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If your dog previously had a black nose that turned to liver this is proabably because of loss of pigment and not because of the dilute gene. Dogs who are dilute are usually born diluted. (meaning that if they are blue they will be born blue or slightly darker than blue or if they are apricot they will be born apricot). For example weimeraners, blue pit bulls, fawn/blue dobermans etc. But as I've said before this is not a rule of thumb as there are many different genes that work together to create coat and point colors.

It won't be because of the greying gene as this does not affect the color of the eye rims and/or nose. Dogs who carry the greying gene are usually born black or dark liver and lighten over time for example: yorkshire terriers, kerry blue terriers, bedlington terriers... even thou they lighten their eye rims and nose color remains black.

Determining genes in dogs is not always easy because there are quite a few genes they can not accurately test for. I think the greying gene is one of them.

What do they use to color/dye the noses with?
I have heard of a thing called "De nose nos"
 

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If your dog previously had a black nose that turned to liver this is proabably because of loss of pigment and not because of the dilute gene. Dogs who are dilute are usually born diluted. (meaning that if they are blue they will be born blue or slightly darker than blue or if they are apricot they will be born apricot).
This had me going "Aaahhh!" thanks for the great explanation! So you're saying those dogs will eventually fade to a washed out color?
 

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This had me going "Aaahhh!" thanks for the great explanation! So you're saying those dogs will eventually fade to a washed out color?
Not necessarily, like I mentioned, many genes are involved in coat and point color. Often the loss of pigment can vary in intensity. Some dogs might have a slight fading on their nose and others will have their nose turn completely pink and have their eye rims affected as well.
A black changing to pink/liver nose can also be the results of a “winter” or “snow” nose (which is not permanent) or can be caused by the disease Vitiligo, but I think that is unlikely because Vitiligo sufferers also looses pigment in their coat, which causes patches of their coat to turn completely white.

A dudley nose does not affect the coat color as far as I know and there is not really any treatment for it. But seeing as it doesn't harm the dog, I don't think it is something that you should be too concerned about.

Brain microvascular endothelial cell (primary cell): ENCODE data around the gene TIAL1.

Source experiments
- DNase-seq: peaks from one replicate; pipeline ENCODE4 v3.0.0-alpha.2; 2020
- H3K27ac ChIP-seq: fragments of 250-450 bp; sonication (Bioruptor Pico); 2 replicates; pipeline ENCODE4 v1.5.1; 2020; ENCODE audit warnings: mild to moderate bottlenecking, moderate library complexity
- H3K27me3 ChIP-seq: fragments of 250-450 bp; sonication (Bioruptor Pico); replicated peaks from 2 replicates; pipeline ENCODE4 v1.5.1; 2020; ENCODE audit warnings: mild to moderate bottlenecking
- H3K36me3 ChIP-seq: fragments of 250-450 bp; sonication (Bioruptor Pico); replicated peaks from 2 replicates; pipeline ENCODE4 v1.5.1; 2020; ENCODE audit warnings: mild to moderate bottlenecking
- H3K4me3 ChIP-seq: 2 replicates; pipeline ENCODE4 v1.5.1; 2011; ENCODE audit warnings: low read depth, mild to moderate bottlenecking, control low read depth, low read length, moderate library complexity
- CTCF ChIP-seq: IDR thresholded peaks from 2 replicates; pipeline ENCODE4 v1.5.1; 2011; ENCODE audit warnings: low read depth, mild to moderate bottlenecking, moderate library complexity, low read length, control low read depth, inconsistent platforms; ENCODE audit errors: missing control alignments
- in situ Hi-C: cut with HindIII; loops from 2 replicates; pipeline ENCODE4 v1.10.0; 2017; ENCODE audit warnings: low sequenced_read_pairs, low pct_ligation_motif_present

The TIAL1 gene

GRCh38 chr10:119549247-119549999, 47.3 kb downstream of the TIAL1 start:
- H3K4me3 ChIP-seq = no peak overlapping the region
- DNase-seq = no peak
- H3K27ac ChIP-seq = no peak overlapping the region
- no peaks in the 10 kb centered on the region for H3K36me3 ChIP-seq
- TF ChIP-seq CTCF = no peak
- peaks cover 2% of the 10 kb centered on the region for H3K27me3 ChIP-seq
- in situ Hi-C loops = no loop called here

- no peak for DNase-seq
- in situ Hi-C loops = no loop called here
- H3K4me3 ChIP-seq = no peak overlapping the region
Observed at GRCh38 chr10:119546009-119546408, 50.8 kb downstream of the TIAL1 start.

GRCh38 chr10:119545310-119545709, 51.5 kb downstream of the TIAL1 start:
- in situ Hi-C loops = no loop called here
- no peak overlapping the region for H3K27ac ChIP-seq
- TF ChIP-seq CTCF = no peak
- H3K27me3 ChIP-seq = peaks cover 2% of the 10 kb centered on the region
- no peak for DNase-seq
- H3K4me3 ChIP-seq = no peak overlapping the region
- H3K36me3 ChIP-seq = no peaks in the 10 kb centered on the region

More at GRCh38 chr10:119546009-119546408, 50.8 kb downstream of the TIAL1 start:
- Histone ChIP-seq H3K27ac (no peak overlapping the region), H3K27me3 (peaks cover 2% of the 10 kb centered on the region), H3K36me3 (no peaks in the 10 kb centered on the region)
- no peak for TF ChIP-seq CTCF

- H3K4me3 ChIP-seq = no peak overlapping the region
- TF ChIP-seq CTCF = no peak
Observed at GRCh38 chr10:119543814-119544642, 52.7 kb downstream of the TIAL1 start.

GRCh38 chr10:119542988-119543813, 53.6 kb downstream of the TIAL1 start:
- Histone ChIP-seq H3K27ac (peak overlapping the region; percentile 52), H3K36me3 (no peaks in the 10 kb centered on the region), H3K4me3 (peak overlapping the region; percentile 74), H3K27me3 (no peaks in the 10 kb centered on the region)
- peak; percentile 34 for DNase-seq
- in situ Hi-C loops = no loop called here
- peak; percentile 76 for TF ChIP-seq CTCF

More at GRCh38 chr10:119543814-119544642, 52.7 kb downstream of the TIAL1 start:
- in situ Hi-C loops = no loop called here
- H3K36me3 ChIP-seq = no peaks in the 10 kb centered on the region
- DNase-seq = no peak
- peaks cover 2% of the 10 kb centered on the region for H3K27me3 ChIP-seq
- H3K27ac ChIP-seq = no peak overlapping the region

For some reason I thought I read somewhere that you could slow the loss of pigment process by adding kelp to your dog's food?!?! But don't take my word for it ;) I've never tried it. "Life Line" makes Ocean kelp that you can add to dogfood if you want to test the theory.
 

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non fading red standard fadct or fiction

Hi there, I am new to this forum but as I understand it DD means non-dulite, dd means dulite and Dd means carries for dulite, BB refers to the points, BB means black points, Bb means black points carrying for brown points and bb means brown points, as with brown, and silverbeige. I have a red girl that I reciently got color tested and she is DD ee Bb meaning red with black points, but carrying for brown points and no dulite gene. You are right tho that there is no test for silvering gene but no silvers in her pedigree so hopefully I will have a better chance of Dark Red puppies.
 

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Heather...

I just wanted you to see these photos so you'd knoe Betty and Jenny are not flukes of nature. This is Eleanor, their litter sister. I just got these adult photos of her yesterday. The first is of of her at about eight weeks old( she has the red collar), and the second two are current photos of the same girl. She has darkened remarkably and again, it must be that Holly and Dugan both tend to throw darkening pups.
 

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Sorry...my photos of these guys as youngsters are not cooperating, but if you go to my web site, there are a ton there on the Meet Our Dogs page and then 2008 litter photos.